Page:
What on earth is this alien-like fungi?

A PUTRID smelling and alien-like fungi popping up around the Gold Coast has pet owners on high alert as the red coloured mushroom is highly toxic to animals, pets and even small children.

The Stinkhorn Fungus, which comes in a lattice like sphere, or a forked starfish shape, produces a dark brown to black slime containing spores on their surface, which has an intense smell of rotting meat or sewage.

While cases of human consumption are not known, the smell is attractive to dogs who could confuse the pungent plant for meaty food.

No it’s not an alien. It is a variety of Stinkhorn Fungi which smells like rotting meat and is poisonous to pets.
No it’s not an alien. It is a variety of Stinkhorn Fungi which smells like rotting meat and is poisonous to pets.

Claire Flemming from the Gold Coast Vet Surgery in Surfers Paradise, said while they had not had any animal patients who had consumed the mushroom, it could pose a risk to curious canines and could be very toxic.

"The mushroom is a gastric irritant that would cause vomiting and diarrhoea and toxicity would depend on the size of the pet and how much they have eaten," she said.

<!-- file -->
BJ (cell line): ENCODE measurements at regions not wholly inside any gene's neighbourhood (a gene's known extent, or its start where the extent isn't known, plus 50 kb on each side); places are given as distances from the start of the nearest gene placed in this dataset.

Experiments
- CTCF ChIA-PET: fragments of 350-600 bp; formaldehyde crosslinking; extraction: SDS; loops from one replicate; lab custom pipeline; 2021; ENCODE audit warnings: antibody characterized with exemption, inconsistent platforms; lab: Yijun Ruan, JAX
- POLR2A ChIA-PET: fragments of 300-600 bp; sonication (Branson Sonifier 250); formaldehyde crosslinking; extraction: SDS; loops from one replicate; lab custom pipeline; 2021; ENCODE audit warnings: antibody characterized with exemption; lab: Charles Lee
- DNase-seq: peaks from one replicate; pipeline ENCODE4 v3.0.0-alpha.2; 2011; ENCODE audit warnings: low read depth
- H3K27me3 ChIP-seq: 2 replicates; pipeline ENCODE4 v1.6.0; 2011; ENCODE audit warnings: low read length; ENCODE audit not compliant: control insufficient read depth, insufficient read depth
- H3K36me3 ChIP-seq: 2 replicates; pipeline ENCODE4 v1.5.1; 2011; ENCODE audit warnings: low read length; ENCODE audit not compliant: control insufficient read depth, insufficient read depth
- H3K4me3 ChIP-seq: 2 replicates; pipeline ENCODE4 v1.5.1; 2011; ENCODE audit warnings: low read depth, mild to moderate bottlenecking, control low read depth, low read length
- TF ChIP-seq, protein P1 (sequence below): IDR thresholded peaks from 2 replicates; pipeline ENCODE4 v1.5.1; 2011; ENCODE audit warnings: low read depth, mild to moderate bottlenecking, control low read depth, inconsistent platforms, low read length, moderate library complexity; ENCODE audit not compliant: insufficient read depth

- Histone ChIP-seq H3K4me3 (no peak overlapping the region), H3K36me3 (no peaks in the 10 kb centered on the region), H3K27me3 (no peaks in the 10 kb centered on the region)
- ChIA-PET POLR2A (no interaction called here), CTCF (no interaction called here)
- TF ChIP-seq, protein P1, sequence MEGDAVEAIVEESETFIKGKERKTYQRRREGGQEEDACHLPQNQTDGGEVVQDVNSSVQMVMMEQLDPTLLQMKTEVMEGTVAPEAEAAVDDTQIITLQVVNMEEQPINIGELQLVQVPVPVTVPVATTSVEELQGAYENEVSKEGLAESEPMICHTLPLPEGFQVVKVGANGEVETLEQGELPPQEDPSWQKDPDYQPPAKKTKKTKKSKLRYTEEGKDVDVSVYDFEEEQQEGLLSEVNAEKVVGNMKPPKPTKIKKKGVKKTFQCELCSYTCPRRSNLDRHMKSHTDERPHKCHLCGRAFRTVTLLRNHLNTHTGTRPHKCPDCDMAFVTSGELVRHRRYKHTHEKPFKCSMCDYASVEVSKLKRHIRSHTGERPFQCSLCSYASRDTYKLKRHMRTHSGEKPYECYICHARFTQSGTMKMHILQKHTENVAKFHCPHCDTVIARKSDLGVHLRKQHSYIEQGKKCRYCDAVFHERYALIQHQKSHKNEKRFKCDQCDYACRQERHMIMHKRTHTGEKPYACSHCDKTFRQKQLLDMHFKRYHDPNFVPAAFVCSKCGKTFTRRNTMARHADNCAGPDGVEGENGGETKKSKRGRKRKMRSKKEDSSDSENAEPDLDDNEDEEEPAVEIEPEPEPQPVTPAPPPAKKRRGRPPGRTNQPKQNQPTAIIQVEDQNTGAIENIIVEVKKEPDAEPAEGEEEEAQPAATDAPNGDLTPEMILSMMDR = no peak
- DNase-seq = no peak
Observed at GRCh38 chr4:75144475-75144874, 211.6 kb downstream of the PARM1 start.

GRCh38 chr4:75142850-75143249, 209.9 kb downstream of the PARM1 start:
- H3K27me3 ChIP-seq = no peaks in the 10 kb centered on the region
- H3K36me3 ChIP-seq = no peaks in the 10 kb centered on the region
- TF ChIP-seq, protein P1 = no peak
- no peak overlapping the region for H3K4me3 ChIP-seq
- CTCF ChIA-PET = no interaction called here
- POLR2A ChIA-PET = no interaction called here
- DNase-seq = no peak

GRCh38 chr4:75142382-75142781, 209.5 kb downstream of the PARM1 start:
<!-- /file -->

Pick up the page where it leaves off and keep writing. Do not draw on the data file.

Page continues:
"We would recommend anybody to contact their vet immediately if they do suspect their pet may have eaten the mushroom as treatment would include inducing vomiting to prevent any toxicity."

Senior botanist and fungi expert from the Queensland Herbarium, Nigel Fechner, said the lattice sphere shaped variety found in the northern Gold Coast was very uncommon and could pop up in fresh mulch or compost.

The spherical lattice shaped fungi is a rare type of Stinkhorn.
The spherical lattice shaped fungi is a rare type of Stinkhorn.

"The foul stench would likely deter children from consuming the mushroom but some dogs are attracted to it," he said.

"The black or brown spore mass ooze smells like rotting meat to attract flies who dance all around it and get it on their feet to spread the spores.

"Thankfully, we haven't had any cases of children eating it, but it would be expected to be quite dangerous if that were to happen."

A Queensland health document states Stinkhorn Fungi carries a category two toxicity level which means it could potentially be toxic to small children, depending on the level of exposure and should not be grown in preschools, playgrounds or home with small children.



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